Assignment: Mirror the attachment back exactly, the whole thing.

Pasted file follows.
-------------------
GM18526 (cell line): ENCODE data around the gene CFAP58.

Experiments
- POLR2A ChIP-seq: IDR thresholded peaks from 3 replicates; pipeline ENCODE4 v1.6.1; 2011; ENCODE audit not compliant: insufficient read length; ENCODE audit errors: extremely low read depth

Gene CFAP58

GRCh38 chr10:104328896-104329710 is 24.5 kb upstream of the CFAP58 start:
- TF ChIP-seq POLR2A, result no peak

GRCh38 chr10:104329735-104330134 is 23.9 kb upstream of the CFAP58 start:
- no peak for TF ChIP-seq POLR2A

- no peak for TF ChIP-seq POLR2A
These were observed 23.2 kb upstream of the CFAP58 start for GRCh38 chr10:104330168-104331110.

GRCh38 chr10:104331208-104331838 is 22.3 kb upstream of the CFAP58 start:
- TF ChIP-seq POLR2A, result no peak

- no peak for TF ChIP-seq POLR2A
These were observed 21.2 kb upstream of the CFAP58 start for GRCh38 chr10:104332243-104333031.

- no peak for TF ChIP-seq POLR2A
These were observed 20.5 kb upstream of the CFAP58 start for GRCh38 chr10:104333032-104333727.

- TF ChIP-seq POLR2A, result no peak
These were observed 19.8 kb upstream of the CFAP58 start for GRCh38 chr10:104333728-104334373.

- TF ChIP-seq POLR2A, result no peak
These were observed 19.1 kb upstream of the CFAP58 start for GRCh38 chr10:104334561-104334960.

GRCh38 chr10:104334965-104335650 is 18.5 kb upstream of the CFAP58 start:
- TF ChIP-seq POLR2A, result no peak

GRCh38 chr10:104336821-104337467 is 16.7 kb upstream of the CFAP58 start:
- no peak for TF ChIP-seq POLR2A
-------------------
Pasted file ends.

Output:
GM18526 (cell line): ENCODE data around the gene CFAP58.

Experiments
- POLR2A ChIP-seq: IDR thresholded peaks from 3 replicates; pipeline ENCODE4 v1.6.1; 2011; ENCODE audit not compliant: insufficient read length; ENCODE audit errors: extremely low read depth

Gene CFAP58

GRCh38 chr10:104328896-104329710 is 24.5 kb upstream of the CFAP58 start:
- TF ChIP-seq POLR2A, result no peak

GRCh38 chr10:104329735-104330134 is 23.9 kb upstream of the CFAP58 start:
- no peak for TF ChIP-seq POLR2A

- no peak for TF ChIP-seq POLR2A
These were observed 23.2 kb upstream of the CFAP58 start for GRCh38 chr10:104330168-104331110.

GRCh38 chr10:104331208-104331838 is 22.3 kb upstream of the CFAP58 start:
- TF ChIP-seq POLR2A, result no peak

- no peak for TF ChIP-seq POLR2A
These were observed 21.2 kb upstream of the CFAP58 start for GRCh38 chr10:104332243-104333031.

- no peak for TF ChIP-seq POLR2A
These were observed 20.5 kb upstream of the CFAP58 start for GRCh38 chr10:104333032-104333727.

- TF ChIP-seq POLR2A, result no peak
These were observed 19.8 kb upstream of the CFAP58 start for GRCh38 chr10:104333728-104334373.

- TF ChIP-seq POLR2A, result no peak
These were observed 19.1 kb upstream of the CFAP58 start for GRCh38 chr10:104334561-104334960.

GRCh38 chr10:104334965-104335650 is 18.5 kb upstream of the CFAP58 start:
- TF ChIP-seq POLR2A, result no peak

GRCh38 chr10:104336821-104337467 is 16.7 kb upstream of the CFAP58 start:
- no peak for TF ChIP-seq POLR2A